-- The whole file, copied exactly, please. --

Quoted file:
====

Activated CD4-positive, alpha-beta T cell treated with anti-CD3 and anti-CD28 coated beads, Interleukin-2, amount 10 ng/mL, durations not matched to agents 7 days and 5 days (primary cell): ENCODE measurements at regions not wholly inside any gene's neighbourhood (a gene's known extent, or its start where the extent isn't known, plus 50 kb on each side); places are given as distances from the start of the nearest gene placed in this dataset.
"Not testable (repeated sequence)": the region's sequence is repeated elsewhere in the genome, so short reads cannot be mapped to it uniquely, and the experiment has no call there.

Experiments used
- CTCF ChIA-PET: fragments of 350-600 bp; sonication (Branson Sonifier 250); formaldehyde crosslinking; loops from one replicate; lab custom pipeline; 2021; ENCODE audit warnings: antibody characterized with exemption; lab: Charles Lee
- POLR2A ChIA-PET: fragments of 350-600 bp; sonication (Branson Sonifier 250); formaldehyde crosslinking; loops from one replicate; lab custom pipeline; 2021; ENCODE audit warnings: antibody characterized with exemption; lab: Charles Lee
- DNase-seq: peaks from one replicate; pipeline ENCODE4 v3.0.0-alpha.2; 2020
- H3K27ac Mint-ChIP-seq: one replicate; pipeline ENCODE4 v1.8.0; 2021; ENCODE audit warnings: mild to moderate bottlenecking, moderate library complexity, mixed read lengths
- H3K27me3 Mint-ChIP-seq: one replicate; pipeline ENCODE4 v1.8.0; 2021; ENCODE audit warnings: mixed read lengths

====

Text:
Activated CD4-positive, alpha-beta T cell treated with anti-CD3 and anti-CD28 coated beads, Interleukin-2, amount 10 ng/mL, durations not matched to agents 7 days and 5 days (primary cell): ENCODE measurements at regions not wholly inside any gene's neighbourhood (a gene's known extent, or its start where the extent isn't known, plus 50 kb on each side); places are given as distances from the start of the nearest gene placed in this dataset.
"Not testable (repeated sequence)": the region's sequence is repeated elsewhere in the genome, so short reads cannot be mapped to it uniquely, and the experiment has no call there.

Experiments used
- CTCF ChIA-PET: fragments of 350-600 bp; sonication (Branson Sonifier 250); formaldehyde crosslinking; loops from one replicate; lab custom pipeline; 2021; ENCODE audit warnings: antibody characterized with exemption; lab: Charles Lee
- POLR2A ChIA-PET: fragments of 350-600 bp; sonication (Branson Sonifier 250); formaldehyde crosslinking; loops from one replicate; lab custom pipeline; 2021; ENCODE audit warnings: antibody characterized with exemption; lab: Charles Lee
- DNase-seq: peaks from one replicate; pipeline ENCODE4 v3.0.0-alpha.2; 2020
- H3K27ac Mint-ChIP-seq: one replicate; pipeline ENCODE4 v1.8.0; 2021; ENCODE audit warnings: mild to moderate bottlenecking, moderate library complexity, mixed read lengths
- H3K27me3 Mint-ChIP-seq: one replicate; pipeline ENCODE4 v1.8.0; 2021; ENCODE audit warnings: mixed read lengths